As if timed for St. Patrick’s Day, Warner Bros. Theatre Ventures, Langley Park Productions and Neal Street Productions announced Thursday that multiple Tony Award-winning director Jack O’Brien will stage a revised version of the West End musical hit Roald Dahl’s Charlie And The Chocolate Factory on Broadway next spring. The show, an extravaganza that earned mixed reviews in London, originally was staged by Sam Mendes, whose Neal Street Productions continues as a co-producer of the show. Mendes said in December that he would not proceed with the show’s New York move. The producers also announced that Peter Darling, who choreographed the Mendes production, has been replaced by Joshua Bergasse.
Asked wether Douglas Hodge, star of the London production, will reprise on Broadway, a spokesman for the show said that all other details, including casting, design team, theater and specific dates, will be announced later.
Charlie And The Chocolate Factory has music by Grammy, Emmy and Tony Award winner Marc Shaiman, lyrics by Grammy and Tony Award winners Scott Wittman and Marc Shaiman, and a book by David Grieg, artistic director of Edinburgh’s Royal Lyceum theatre. Matilda, another musical hit based on a book by the irresistibly demented Dahl, continues at the Shubert Theatre.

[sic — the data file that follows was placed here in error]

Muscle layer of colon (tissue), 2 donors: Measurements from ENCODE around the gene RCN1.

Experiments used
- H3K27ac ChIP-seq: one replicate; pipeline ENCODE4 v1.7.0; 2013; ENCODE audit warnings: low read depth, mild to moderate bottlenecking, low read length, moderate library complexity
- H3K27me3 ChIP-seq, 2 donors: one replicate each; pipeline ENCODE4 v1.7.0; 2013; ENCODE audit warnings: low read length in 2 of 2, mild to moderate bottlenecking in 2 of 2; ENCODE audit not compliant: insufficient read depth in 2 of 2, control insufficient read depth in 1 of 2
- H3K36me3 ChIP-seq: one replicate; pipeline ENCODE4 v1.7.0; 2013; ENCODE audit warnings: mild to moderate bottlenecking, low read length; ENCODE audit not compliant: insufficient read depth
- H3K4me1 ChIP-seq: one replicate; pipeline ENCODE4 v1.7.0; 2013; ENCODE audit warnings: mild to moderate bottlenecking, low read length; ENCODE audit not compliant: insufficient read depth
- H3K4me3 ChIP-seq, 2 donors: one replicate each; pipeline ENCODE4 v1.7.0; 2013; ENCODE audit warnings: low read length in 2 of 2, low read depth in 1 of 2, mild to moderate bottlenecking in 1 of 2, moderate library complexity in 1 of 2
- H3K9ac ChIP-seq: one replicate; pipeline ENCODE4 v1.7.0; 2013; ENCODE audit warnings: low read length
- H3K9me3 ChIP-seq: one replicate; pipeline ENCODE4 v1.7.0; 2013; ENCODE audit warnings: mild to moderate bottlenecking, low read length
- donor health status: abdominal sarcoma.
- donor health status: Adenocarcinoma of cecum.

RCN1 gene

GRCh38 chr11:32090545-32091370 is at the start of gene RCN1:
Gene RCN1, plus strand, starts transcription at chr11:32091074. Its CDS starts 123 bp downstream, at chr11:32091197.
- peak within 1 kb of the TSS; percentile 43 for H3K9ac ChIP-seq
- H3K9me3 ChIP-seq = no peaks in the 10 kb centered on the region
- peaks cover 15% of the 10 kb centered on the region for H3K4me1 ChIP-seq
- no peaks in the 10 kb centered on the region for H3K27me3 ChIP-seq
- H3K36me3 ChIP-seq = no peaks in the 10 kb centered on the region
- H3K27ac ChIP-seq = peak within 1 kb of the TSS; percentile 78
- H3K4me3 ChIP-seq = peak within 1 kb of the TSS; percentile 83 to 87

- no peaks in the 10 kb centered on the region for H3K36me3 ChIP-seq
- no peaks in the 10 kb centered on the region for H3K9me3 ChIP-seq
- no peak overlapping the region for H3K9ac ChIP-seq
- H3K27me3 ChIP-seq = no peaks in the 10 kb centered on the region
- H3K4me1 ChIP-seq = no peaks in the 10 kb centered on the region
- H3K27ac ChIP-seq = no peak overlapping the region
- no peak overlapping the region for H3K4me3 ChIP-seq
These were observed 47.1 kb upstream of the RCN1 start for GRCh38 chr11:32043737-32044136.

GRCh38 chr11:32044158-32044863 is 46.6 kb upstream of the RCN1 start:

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“Why does Wonka want to do this Golden Ticket contest and what compels him to want to give it all away?” O’Brien asked himself in the announcement. “I started with the question why. This is the dramatic premise I hang the whole show on. Sam and I have both spent our careers putting our personal spin on classics, [whether] by William Shakespeare or Roald Dahl. Since the first production was created for London it’s only fair we do an American version, and in America, our connection is to the 1971 movie and the indelible impression of Gene Wilder as the slyly wicked [Willy] Wonka.
“The score will pay homage to the beloved Leslie Bricusse/Anthony Newley songs that are integral to the American relationship to the story,” O’Brien added, “combined with all new songs crafted by the American team that created one of Broadway’s most beloved scores, Hairspray. There is room for both of these talented voices in one classic to tell our version of the story, as long as the story stays eternal and true.”
O’Brien, a former artistic director of San Diego’s Old Globe Theater, won Tony Awards for his stagings of Hairspray, Henry IV, and The Coast Of Utopia. His array of Broadway credits includes It’s Only A Play and Dirty Rotten Scoundrels, The Invention of Love and Porgy And Bess.
Bergasse won an Emmy Award for Outstanding Choreography for NBC’s Smash and his stage work includes the celebrated revival of Leonard Bernstein, Betty Comden and Adolph Green’s On The Town.
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